Manning Regional Healthcare Center

Manning Regional Healthcare Center Celebrates American Heart Month

According to the American Heart Association, cardiovascular disease is the number one killer of men and women. In recognition of American Heart Month and to promote heart health, Manning Regional Healthcare Center’s Specialty Clinic Cardiologist, Dr. Kyle Ulveling, shares heart attack and stroke symptoms to watch for as well as tips to maintain a healthy heart.

“Eat healthy, stay physically active, abstain from tobacco, find ways to manage stress to the best of your ability and schedule regular wellness exams with your primary provider,” said Ulveling.

Taking care of your heart can be as simple as the ABC’S, according to the Centers for Disease Control (CDC). Talk with your health care provider about aspirin, blood pressure control, cholesterol management, and smoking cessation.

Heart Attack and Stroke Warning Signs

Dr. Kyle UvelingHeart disease refers to several types of heart conditions, including coronary artery disease and heart attacks. According to the CDC, coronary artery disease (CAD) is the main cause of heart attack. To identify a heart attack, be aware of these symptoms and call 911 immediately if you or a loved one are experiencing the following: 

  • Discomfort, tightness, or pain in your chest, arm or below your breastbone
  • Discomfort in your back, jaw, throat or arm
  • Fullness, indigestion or a choking feeling
  • Sweating, vomiting or dizziness
  • Severe weakness, anxiety, fatigue or shortness of breath
  • Fast or uneven heartbeat
  • Feeling nauseous, light-headed or unusually tired is common in women

Being aware of the symptoms of a stroke are vital as fast treatment can lessen the brain damage that strokes can cause. According to the CDC, stroke treatments that work best are available only if the stroke is recognized and diagnosed within three hours of the first symptoms. If you notice any of the following in yourself or a loved one, call 911 immediately:

  • Sudden numbness or weakness in the face, arm, or leg, especially on one side of the body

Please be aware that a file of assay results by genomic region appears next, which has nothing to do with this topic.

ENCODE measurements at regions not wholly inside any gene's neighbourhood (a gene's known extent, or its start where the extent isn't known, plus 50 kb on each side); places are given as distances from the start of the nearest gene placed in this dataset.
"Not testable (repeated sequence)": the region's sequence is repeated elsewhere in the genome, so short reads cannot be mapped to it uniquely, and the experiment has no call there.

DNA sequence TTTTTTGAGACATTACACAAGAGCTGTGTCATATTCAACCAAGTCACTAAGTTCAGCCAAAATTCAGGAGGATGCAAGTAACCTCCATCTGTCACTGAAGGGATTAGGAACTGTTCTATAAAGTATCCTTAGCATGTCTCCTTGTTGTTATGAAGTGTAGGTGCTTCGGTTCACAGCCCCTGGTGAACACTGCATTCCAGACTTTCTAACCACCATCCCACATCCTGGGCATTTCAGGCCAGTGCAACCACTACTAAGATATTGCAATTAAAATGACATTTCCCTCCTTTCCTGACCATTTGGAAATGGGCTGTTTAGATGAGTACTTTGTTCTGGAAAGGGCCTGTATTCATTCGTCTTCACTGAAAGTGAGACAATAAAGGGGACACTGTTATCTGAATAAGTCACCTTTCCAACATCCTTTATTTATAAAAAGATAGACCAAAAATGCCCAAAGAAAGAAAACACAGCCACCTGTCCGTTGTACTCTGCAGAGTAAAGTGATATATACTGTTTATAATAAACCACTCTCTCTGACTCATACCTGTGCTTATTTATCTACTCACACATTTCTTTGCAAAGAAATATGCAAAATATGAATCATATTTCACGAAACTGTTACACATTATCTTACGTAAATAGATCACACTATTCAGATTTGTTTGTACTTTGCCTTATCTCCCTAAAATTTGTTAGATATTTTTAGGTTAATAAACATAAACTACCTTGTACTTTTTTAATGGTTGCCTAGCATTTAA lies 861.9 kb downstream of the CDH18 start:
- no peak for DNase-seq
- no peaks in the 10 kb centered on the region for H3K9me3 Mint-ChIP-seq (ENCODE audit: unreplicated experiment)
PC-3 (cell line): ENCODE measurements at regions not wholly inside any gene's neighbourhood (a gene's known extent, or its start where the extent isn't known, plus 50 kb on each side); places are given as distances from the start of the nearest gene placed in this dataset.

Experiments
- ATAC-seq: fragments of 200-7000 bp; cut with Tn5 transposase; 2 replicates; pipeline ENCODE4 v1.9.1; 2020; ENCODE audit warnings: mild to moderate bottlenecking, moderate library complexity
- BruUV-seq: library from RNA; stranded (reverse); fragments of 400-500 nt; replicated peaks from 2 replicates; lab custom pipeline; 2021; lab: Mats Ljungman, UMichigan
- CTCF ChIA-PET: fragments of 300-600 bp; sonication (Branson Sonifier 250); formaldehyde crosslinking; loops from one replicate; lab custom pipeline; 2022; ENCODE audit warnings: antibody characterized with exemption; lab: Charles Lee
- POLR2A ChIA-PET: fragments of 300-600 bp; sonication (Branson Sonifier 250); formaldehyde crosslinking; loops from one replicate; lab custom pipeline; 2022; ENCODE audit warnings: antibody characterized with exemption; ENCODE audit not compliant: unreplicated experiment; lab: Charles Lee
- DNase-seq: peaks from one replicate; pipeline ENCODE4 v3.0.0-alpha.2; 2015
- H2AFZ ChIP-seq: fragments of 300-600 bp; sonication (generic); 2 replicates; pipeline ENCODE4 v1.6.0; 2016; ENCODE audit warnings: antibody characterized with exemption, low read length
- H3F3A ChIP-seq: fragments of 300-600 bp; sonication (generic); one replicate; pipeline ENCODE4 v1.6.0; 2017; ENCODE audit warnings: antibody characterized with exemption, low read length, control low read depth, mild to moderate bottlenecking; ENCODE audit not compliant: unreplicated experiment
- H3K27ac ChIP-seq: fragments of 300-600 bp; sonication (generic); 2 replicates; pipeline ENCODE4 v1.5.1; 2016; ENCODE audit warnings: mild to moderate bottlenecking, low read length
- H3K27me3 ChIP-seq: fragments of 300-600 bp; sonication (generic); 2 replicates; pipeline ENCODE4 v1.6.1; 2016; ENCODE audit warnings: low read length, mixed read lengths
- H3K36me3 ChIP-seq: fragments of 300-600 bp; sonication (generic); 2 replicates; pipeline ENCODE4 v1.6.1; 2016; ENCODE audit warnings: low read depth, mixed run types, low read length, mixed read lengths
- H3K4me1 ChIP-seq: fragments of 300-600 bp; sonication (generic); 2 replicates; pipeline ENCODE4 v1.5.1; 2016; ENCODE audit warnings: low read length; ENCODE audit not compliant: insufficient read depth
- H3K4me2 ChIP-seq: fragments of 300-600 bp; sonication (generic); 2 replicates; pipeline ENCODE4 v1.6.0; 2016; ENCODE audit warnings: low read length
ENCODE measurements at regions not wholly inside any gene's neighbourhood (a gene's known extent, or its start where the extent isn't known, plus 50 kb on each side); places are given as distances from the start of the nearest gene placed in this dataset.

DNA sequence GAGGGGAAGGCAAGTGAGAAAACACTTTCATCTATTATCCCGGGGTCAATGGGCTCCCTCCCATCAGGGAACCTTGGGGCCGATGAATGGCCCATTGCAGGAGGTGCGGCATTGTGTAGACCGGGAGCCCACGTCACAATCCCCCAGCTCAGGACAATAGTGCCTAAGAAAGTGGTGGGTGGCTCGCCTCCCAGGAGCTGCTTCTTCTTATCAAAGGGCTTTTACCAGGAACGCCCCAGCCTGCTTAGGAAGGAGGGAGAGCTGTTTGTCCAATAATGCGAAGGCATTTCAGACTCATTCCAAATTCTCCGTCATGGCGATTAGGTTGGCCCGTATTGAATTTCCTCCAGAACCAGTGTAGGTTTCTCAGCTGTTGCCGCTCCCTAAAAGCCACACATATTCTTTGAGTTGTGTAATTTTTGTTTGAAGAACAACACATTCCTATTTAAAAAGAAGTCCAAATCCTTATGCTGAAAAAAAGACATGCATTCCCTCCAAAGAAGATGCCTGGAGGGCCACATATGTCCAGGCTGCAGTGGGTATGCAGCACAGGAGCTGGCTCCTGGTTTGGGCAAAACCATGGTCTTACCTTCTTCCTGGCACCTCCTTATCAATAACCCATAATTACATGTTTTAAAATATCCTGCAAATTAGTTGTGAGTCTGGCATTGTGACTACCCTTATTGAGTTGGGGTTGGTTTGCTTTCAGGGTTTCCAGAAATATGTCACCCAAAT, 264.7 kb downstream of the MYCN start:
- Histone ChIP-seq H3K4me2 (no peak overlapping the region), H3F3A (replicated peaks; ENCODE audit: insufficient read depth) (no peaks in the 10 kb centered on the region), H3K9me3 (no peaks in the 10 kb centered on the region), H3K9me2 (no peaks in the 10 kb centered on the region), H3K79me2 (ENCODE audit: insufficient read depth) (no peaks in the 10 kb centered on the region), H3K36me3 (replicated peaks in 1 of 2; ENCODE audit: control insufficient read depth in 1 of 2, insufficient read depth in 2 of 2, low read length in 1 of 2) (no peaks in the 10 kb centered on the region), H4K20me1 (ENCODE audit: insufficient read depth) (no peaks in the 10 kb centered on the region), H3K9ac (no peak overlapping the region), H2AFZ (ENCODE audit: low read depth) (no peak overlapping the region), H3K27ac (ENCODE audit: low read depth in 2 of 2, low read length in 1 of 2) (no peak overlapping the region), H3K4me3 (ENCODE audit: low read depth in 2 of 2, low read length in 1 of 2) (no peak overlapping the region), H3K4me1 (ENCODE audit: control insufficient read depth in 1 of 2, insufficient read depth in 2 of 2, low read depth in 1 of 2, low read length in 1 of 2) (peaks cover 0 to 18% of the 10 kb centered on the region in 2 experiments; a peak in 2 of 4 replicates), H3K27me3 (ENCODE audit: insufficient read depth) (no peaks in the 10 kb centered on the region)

• Sudden confusion, trouble speaking, or difficulty understanding speech
  • Sudden trouble seeing in one or both eyes
  • Sudden trouble walking, dizziness, loss of balance, or lack of coordination
  • Sudden severe headache with no known cause

A quick way to identity a stroke is to remember the acronym FAST: test for face drooping, arm weakness and speech difficulty. If you notice any of these symptoms it is time to call 911.

Heart Health

Heart disease is not just a problem for older adults. Heart disease and stroke can affect people at any age. Research is beginning to show that heart attacks are on the rise in young people. MRHC encourages everyone to take charge of their heart health and urge loved ones to do the same.

One way to maintain a baseline understanding of your health is to participate in consistent wellness exams. Wellness Clinics at Manning Regional Healthcare Center are offered on the second Friday of every month from 7:30-8:30 a.m. Appointments can be scheduled by calling (712) 655-2072.

MRHC also offers cardiac stress tests, echocardiograms as well as other heart services. For more information about heart health or to schedule an appointment, call the Manning Regional Healthcare Center Specialty Clinic at (712) 655-8112.

MRHC Team on National Wear Red Day 2021

 

 

 

 

 

 

 

 

 

 

 

 

Staff at Manning Regional Healthcare Center wore red on Friday, February 5th, National Wear Red Day, to show their support for those fighting cardiovascular disease.
 

News Feed

Mental Health IS an Issue, Even in Rural Communities

Distinct mental health differences are evident when comparing rural and urban residents. While mental illnesses have a similar prevalence in both environments, the circumstances and access to treatment look different. According to The National Rural Health Association (NRHA), rural residents face more obstacles in obtaining behavioral health services. 

Based off these f

Blackwell Named Outstanding Employee

When Amy Blackwell envisioned her career back in college, she initially saw herself as an elementary school teacher. But after changing her major, working a full-time job, starting a family, and running an in-home daycare, she decided to go back to school for her Administrative Office professional degree and eventually found her home at The Recovery Center at Manning Regional Healthcare Center.